On January 1, 2016 the implementation of the Sustainable Development Goals (SDGs) began.  These development goals replaced the UN’s previous global project, the Millennium Development Goals (MDGs), which came to an end on 31 December, 2015.

The SDGs were ratified by UN member states in New York towards the end of September 2015 and include seventeen goals with 169 associated targets.  The goals and their targets are designed, among other things, to end poverty, aid the environment, and achieve gender equality by 2030.

However, the sheer size and scale of this project has raised concern that many of the goals are unlikely to be achieved.  In particular, there are questions about the adequacy of the funding arrangements that have been put in place.  For example, the intergovernmental committee of experts on sustainable development believes the cost just for providing a social safety net to eradicate extreme poverty will be roughly $66bn a year.  As part of the process of setting-up the SDGs a major conference was held in Addis Ababa in July 2015 to deal with the issue of funding.  Nevertheless, regular income streams have yet to be established.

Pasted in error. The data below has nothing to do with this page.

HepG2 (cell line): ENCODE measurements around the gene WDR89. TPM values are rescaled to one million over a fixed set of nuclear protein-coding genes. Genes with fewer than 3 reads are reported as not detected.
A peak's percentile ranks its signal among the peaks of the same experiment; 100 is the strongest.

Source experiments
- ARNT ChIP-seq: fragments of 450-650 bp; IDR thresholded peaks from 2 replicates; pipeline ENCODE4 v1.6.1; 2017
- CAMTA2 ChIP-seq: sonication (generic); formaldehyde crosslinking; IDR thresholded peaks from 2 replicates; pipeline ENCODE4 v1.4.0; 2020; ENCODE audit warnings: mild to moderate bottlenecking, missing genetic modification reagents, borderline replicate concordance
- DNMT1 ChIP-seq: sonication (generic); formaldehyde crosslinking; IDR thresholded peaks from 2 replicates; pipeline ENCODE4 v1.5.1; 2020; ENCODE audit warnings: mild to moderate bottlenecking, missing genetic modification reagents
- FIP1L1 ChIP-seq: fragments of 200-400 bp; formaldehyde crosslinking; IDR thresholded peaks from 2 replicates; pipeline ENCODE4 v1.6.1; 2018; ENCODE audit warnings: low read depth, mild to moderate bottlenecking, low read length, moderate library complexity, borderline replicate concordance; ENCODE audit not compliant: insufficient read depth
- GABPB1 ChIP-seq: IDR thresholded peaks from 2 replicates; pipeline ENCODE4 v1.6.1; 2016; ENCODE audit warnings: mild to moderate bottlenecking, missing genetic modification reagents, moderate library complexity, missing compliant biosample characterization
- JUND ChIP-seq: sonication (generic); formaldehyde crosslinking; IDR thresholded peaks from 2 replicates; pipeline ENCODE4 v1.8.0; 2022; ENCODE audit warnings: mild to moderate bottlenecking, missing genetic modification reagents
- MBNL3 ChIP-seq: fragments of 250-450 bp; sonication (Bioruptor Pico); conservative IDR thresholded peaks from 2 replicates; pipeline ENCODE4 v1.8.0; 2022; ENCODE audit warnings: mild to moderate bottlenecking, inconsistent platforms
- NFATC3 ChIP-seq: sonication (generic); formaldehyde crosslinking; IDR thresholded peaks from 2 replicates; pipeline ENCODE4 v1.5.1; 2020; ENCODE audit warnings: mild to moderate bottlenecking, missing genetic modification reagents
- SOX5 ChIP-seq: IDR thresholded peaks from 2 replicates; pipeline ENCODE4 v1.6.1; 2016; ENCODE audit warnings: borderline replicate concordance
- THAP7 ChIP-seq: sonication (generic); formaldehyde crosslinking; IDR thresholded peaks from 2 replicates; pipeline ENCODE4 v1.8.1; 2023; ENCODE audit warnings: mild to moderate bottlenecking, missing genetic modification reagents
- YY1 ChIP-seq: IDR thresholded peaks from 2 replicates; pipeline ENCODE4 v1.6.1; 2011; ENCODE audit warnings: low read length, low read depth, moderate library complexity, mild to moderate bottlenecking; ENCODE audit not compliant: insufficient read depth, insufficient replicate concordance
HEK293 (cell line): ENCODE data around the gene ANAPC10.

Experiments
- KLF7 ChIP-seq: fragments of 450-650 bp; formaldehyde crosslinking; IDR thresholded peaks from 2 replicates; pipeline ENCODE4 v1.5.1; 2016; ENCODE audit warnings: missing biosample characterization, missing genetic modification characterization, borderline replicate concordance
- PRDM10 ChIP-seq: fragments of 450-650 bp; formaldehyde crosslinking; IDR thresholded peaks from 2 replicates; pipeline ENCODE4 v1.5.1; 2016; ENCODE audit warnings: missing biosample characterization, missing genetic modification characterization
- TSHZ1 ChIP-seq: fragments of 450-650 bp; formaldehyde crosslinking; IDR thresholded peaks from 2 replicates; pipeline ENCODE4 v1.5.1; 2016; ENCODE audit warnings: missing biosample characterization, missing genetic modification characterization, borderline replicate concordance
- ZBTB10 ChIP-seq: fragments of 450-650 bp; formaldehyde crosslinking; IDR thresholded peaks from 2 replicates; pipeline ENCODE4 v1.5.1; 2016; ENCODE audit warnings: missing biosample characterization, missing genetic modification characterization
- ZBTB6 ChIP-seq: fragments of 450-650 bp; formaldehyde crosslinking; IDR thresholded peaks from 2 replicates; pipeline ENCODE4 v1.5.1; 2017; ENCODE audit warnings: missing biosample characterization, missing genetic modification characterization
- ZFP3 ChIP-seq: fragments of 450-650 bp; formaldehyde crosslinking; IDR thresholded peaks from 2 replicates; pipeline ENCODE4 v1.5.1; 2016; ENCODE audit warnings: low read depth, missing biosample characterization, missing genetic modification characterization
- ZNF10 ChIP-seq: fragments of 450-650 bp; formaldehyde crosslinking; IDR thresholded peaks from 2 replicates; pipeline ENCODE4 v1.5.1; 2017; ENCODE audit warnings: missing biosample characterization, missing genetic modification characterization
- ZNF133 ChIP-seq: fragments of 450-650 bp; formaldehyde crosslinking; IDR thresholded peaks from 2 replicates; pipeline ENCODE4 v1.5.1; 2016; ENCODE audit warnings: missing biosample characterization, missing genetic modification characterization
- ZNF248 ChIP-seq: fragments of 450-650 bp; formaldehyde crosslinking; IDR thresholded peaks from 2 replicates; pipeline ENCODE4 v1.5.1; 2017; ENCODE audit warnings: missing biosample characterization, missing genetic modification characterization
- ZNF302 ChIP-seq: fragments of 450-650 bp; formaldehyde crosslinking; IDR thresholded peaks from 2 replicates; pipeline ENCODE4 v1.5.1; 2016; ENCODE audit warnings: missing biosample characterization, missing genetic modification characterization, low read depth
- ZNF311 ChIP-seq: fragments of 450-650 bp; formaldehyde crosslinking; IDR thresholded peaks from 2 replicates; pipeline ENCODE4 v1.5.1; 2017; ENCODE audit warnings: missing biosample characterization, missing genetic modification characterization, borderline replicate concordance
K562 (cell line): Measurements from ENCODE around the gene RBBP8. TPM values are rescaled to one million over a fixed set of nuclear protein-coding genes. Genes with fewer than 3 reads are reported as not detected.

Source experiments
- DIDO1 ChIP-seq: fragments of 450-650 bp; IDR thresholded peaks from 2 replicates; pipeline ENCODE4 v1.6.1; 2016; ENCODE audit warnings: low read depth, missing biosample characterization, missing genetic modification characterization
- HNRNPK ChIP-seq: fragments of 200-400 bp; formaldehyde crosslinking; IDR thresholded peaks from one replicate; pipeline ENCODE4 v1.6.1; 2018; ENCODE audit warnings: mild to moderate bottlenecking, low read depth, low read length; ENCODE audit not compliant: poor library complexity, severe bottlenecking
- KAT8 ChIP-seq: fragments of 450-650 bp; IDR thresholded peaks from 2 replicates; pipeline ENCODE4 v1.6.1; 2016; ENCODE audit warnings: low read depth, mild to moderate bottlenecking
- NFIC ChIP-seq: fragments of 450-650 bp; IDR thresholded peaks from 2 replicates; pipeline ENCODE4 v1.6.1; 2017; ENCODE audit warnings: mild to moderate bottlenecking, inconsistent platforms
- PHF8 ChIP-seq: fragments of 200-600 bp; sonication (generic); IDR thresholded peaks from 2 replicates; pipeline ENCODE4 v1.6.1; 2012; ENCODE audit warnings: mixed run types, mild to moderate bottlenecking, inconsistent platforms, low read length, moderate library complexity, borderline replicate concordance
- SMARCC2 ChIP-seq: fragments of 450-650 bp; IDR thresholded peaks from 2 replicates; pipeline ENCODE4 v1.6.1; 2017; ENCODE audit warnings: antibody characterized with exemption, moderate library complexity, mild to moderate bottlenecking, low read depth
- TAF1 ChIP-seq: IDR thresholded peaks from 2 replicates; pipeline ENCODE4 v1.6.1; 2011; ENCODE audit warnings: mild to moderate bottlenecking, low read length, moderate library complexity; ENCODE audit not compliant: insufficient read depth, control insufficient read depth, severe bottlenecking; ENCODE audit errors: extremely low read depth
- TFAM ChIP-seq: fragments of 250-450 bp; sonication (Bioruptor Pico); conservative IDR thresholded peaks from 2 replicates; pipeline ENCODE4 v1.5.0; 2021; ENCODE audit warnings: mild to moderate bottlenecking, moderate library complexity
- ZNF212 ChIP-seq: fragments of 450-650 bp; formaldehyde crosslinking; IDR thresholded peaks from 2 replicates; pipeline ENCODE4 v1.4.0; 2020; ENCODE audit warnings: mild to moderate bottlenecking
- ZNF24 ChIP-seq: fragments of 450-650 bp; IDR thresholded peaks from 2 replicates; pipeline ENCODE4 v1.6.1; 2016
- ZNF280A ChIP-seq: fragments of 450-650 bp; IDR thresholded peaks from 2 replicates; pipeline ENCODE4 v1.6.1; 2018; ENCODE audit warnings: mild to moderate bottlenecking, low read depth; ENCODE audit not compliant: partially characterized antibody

An additional issue that may hamper the SDGs concerns the reliability of the data that is informing this policy approach.  For instance, the data-gathering systems of some poorer states are limited and underfunded.  In this regard, an SDG target is to increase the availability of high-quality and reliable data on development by 2020.  Indeed, throughout the process of setting-up the SDGs there were widespread calls for a data revolution in order to measure the progress of the SDGs.

Other issues and areas that will determine whether or not the SDGs are achieved by 2030 include:

  • What safeguards have been put in place to ensure that the implementation of the SDGs is open and inclusive?
  • Are there too many goals and targets, and will this make it make it more difficult for the world’s citizens to identify with this project?
  • Are the SDGs founded on a coherent conception of sustainability?
  • Does the political will and commitment exist at the local, national and international level to implement the goals?

For an assessment of these issues and a more detailed analysis of the UN Sustainable Development Goals, see the FPO policy report entitled – ‘The UN Sustainable Development Goals: promises and prospects’ – which can be found by clicking on the cover image below.